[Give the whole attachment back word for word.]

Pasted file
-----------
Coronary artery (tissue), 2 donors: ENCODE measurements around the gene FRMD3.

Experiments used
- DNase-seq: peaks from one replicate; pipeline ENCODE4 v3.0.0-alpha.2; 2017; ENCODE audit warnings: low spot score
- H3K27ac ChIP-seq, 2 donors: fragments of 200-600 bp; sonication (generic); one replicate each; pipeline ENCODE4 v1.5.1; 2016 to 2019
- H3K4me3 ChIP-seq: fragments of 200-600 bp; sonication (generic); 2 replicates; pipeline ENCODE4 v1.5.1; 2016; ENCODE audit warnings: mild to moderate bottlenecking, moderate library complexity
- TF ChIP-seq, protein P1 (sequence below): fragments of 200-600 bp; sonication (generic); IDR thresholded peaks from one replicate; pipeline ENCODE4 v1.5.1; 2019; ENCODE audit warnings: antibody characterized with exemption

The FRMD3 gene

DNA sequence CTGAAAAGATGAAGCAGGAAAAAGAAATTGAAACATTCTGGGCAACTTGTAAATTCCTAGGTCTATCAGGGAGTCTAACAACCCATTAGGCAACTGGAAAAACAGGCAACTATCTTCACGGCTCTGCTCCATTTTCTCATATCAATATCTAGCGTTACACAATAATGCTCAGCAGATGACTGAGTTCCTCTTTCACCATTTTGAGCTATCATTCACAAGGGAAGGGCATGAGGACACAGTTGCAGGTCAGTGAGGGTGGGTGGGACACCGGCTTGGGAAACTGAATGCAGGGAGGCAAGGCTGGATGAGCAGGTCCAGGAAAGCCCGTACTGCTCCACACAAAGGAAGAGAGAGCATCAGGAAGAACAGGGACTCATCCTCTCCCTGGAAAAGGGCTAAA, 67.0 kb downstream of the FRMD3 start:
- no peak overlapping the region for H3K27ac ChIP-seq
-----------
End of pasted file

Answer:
Coronary artery (tissue), 2 donors: ENCODE measurements around the gene FRMD3.

Experiments used
- DNase-seq: peaks from one replicate; pipeline ENCODE4 v3.0.0-alpha.2; 2017; ENCODE audit warnings: low spot score
- H3K27ac ChIP-seq, 2 donors: fragments of 200-600 bp; sonication (generic); one replicate each; pipeline ENCODE4 v1.5.1; 2016 to 2019
- H3K4me3 ChIP-seq: fragments of 200-600 bp; sonication (generic); 2 replicates; pipeline ENCODE4 v1.5.1; 2016; ENCODE audit warnings: mild to moderate bottlenecking, moderate library complexity
- TF ChIP-seq, protein P1 (sequence below): fragments of 200-600 bp; sonication (generic); IDR thresholded peaks from one replicate; pipeline ENCODE4 v1.5.1; 2019; ENCODE audit warnings: antibody characterized with exemption

The FRMD3 gene

DNA sequence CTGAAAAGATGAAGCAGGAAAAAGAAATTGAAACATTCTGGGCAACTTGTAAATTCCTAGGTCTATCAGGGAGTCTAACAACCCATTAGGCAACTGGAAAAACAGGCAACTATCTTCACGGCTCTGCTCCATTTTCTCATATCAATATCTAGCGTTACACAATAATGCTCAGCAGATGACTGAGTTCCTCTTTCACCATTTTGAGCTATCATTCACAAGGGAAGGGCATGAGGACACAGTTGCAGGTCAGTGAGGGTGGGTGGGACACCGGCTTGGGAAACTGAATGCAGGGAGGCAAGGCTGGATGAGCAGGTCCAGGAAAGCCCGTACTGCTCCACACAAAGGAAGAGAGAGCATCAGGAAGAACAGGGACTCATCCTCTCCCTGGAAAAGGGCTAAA, 67.0 kb downstream of the FRMD3 start:
- no peak overlapping the region for H3K27ac ChIP-seq